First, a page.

Predatory Lending

Predatory Lending Schemes Affecting Small Business

Anyone can be a victim of predatory lending. The schemes often target the most vulnerable including seniors, borrowers facing foreclosure, and businesses in desperate need of funds. They work because the perpetrators are believable and the victims want and need to believe that help is on the way. Small business is vulnerable because of the need for financing that is not available from banks. The perpetrators promise the money you need then stretch the time by making excuses. Somewhere through the process they receive payment from the victim.

Advance Payment Schemes

In over thirty years of observing financing which required payment of any fees in advance has convinced us that these types of financings are almost always a fraud. There is no reason payment cannot be made from the financing in a honest transaction.

There are at least four reasons these schemes continue to work:

  • There is no other source of financing. You are almost desperate. You want to believe. You need to believe.
  • There is someone in the chain of finders who you know. That person is convinced the person at the top of the chain will perform.
  • There is something exotic about the financing making it hard to debunk. For example, the mythical bank in Europe is wiring funds from Amsterdam, based on a letter of credit drawn on a Philippine bank.
  • You are urged to believe the “expert money broker” rather than your “inexperienced” local attorney or accountant.

There is usually one easy method of exposing the scheme: ask for references that have been financed in a similar manner. You will get objections, excuses, and badgering but no references.

One common mistake predatory lenders make is having poor documentation. Ask for sample forms of the deal. They do not use reputable law firms so the documents will look home-made to your lawyer. Ask to negotiate the deal with their law firm.

Ask to close with a reputable escrow agent. Your front money will be transferred when the loan proceeds are deposited and have cleared. Watch out for a foreign cashiers check that can take several weeks to bounce. Have the right to a refund of your front money from the escrow agent in a short time frame.

If you chase one of these deals, expect the deception to continue for years. The con-criminals will never admit the financing is a fraud.


Advance Fee Loan Scams

Letter from Sandra L. Thompson

Director Division of Supervision and Consumer Protection

Fraudulent loan offers that may claim to be from federally insured financial institutions are being widely distributed by unsolicited e-mail over the Internet.

The Federal Deposit Insurance Corporation (FDIC) is reminding consumers and financial institutions to be aware of advance fee loan scams. The FDIC has observed a significant increase in the number of unsolicited e-mails (“spam”) advertising mortgage refinancing, debt consolidation and elimination, small business loans, and special loan programs for veterans and minorities. While some of these e-mails may advertise legitimate loan programs and lenders, advance fee loan scams are becoming more prevalent.

Advance fee loan scams prey on consumers who may be under financial duress and may be seeking quick and easy loan approval and funding. The scam typically involves the lender making false promises to arrange for a loan in return for fees paid upfront by the loan applicant. Scam artists may even design Web sites and online loan applications giving the appearance that the company is legitimate.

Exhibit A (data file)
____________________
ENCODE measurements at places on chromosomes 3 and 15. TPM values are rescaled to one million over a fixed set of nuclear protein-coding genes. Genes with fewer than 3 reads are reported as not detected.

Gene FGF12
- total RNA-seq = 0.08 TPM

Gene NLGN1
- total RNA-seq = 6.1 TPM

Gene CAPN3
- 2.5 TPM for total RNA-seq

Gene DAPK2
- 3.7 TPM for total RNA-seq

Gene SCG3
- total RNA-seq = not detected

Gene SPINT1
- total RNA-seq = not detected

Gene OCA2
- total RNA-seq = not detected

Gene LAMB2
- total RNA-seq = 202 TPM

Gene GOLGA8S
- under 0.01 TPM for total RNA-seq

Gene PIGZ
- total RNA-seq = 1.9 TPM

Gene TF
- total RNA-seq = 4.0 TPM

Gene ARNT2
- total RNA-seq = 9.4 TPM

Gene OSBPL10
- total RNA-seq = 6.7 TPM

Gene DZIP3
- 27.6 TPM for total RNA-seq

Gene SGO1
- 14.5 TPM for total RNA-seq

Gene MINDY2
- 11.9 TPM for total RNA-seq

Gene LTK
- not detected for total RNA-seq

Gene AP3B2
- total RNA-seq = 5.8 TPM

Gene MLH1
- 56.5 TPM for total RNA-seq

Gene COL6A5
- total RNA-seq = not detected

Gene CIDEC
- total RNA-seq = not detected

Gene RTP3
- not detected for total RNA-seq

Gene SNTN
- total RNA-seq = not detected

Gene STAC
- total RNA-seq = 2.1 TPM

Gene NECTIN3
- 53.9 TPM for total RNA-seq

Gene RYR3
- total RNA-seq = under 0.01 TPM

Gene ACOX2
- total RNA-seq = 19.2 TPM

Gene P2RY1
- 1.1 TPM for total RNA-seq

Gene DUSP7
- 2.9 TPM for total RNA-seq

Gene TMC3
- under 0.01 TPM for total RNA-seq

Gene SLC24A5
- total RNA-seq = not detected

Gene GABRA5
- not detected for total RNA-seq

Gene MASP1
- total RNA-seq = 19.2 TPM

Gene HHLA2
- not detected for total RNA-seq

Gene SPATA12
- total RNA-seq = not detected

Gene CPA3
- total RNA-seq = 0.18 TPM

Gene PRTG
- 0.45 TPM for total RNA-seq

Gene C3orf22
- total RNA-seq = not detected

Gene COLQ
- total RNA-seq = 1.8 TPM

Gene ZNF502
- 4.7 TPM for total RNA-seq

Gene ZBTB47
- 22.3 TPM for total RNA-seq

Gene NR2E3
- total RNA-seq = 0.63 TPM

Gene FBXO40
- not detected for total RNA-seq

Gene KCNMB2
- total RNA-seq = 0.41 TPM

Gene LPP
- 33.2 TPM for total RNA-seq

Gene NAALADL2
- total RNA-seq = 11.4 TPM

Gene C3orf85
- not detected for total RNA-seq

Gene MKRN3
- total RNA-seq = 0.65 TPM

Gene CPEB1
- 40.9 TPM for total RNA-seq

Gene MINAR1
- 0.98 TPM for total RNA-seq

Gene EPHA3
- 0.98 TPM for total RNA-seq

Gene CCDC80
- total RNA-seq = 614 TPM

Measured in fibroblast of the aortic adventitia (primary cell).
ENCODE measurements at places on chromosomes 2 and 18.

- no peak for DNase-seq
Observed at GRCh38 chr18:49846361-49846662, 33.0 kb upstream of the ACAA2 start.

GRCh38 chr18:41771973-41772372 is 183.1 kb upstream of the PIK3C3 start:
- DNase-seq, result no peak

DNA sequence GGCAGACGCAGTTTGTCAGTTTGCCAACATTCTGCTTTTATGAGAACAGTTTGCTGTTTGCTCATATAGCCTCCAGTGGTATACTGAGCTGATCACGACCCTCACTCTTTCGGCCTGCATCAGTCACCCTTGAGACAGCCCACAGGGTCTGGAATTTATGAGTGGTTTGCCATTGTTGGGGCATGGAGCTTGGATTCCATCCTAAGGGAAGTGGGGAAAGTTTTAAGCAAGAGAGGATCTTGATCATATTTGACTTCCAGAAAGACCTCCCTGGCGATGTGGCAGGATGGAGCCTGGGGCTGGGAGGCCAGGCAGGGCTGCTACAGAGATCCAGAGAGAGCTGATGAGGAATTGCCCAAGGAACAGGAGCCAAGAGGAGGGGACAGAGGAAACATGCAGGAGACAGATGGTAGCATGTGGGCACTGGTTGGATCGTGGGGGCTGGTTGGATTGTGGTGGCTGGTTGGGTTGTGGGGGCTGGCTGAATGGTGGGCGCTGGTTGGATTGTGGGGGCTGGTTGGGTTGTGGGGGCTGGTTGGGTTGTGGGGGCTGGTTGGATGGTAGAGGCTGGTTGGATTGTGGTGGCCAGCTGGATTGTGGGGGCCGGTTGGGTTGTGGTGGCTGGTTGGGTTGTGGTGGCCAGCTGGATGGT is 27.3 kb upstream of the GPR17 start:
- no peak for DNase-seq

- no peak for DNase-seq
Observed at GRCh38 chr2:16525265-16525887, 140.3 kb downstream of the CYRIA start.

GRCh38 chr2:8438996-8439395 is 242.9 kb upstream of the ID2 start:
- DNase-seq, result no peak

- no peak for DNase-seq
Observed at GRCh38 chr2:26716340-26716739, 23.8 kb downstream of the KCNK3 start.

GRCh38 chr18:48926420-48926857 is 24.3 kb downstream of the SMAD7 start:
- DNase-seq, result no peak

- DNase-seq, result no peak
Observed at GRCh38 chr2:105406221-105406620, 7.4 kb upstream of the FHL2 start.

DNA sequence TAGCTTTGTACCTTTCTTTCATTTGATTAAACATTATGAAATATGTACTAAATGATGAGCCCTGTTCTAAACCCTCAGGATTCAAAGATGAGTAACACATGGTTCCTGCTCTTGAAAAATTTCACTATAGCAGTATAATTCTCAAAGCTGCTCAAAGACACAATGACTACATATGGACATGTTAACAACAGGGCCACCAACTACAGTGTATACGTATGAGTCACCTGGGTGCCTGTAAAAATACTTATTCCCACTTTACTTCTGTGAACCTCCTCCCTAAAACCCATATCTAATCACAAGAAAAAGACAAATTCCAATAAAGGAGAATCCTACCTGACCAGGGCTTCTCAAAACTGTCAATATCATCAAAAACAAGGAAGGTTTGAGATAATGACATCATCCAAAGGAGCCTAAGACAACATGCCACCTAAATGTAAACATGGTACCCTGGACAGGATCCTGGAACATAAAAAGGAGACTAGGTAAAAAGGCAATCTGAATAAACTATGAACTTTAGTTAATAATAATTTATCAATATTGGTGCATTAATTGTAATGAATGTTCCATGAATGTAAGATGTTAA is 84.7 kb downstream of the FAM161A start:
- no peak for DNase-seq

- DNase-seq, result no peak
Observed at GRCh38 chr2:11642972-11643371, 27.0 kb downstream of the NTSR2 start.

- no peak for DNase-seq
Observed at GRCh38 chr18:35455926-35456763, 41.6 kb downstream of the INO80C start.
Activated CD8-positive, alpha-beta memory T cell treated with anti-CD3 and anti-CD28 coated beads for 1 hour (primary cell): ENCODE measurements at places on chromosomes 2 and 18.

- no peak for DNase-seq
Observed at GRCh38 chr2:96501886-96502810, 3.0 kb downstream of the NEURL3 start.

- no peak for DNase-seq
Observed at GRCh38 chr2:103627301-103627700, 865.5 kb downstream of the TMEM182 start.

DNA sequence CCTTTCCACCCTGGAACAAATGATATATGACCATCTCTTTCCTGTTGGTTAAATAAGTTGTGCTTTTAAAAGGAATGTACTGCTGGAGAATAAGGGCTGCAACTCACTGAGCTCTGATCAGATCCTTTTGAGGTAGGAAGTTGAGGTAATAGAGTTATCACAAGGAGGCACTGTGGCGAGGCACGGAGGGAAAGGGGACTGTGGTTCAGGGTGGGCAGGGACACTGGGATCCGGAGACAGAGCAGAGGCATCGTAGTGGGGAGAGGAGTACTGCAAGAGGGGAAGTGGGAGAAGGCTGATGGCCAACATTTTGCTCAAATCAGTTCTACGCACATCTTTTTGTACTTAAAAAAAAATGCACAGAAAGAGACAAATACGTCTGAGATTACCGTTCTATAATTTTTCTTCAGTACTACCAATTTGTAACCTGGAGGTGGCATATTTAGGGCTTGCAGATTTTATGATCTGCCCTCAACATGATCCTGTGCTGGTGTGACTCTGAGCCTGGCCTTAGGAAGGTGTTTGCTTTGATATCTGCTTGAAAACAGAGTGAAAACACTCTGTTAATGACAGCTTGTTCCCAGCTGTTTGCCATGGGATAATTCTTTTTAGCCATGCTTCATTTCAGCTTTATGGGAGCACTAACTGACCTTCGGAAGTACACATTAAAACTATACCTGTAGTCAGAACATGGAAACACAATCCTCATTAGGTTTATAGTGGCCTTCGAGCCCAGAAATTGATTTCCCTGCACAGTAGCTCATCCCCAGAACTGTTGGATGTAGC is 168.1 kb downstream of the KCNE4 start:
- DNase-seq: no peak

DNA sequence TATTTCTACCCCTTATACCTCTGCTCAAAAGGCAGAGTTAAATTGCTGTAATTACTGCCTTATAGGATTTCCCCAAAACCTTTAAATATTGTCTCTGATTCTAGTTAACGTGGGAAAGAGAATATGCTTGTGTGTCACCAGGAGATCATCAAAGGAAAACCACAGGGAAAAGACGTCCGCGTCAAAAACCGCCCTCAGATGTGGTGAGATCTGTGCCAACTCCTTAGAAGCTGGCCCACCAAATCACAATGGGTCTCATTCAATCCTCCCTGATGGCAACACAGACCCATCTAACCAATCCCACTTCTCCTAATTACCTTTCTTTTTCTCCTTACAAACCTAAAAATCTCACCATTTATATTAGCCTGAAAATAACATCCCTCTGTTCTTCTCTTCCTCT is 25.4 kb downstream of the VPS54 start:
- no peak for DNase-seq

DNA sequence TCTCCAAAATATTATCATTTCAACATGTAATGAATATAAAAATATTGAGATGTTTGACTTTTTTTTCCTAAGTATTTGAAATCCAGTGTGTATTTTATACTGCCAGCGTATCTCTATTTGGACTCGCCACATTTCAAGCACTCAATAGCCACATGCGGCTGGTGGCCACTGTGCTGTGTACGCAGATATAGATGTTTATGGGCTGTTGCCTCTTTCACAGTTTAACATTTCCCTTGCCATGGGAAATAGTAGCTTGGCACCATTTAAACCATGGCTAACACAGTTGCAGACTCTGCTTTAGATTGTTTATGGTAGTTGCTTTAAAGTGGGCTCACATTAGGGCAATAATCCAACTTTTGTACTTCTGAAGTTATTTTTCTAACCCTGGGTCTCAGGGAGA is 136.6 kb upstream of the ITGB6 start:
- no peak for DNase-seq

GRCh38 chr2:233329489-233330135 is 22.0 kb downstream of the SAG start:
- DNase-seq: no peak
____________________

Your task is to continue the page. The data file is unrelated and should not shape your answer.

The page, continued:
Fraudulent logos and letterhead of legitimate financial institutions or government agencies may also appear on documents that are faxed to the loan applicant. Potential borrowers may be asked to provide information through a Web site or be contacted by phone or e-mail by a “representative” who guarantees loan approval as soon as the borrower pays a required fee. The loan applicant may be told that the fees will be used to pay a third party for loan insurance or application processing, or to make the first month’s loan payment. The loan applicant may also be told to send or wire transfer money to an individual overseas before receiving the loan proceeds.

In some cases, the loan applicant has been falsely directed to a legitimate financial institution with no knowledge of the transaction. In other cases, the loan applicant is told that the loan request was declined and is asked to forward additional money to qualify for a different loan program.

The following are warning signs that may indicate a loan offer is not legitimate:

  • The loan approval is “guaranteed.” Lenders do not typically guarantee loans before analyzing the applicant’s financial condition, credit history and ability to repay.
  • The loan applicant is required to pay upfront fees to a third party or individual. Loan fees are normally paid to a business after the loan has been approved.
  • The lender or loan processor may be located outside of the United States.
  • Fees are requested using a retail wire transfer system. A password is sometimes used by the overseas receiver to pick up the funds in an attempt to hide the true identity of the criminals and make funds more difficult to trace.

Victims of online advance loan fee scams should report the crimes to the Internet Crime Complaint Center at More information about fraudulent advance loan fee scams can be found at

For your reference, FDIC Special Alerts may be accessed from the FDIC’s Web site at To learn how to automatically receive FDIC Special Alerts through e-mail, please visit


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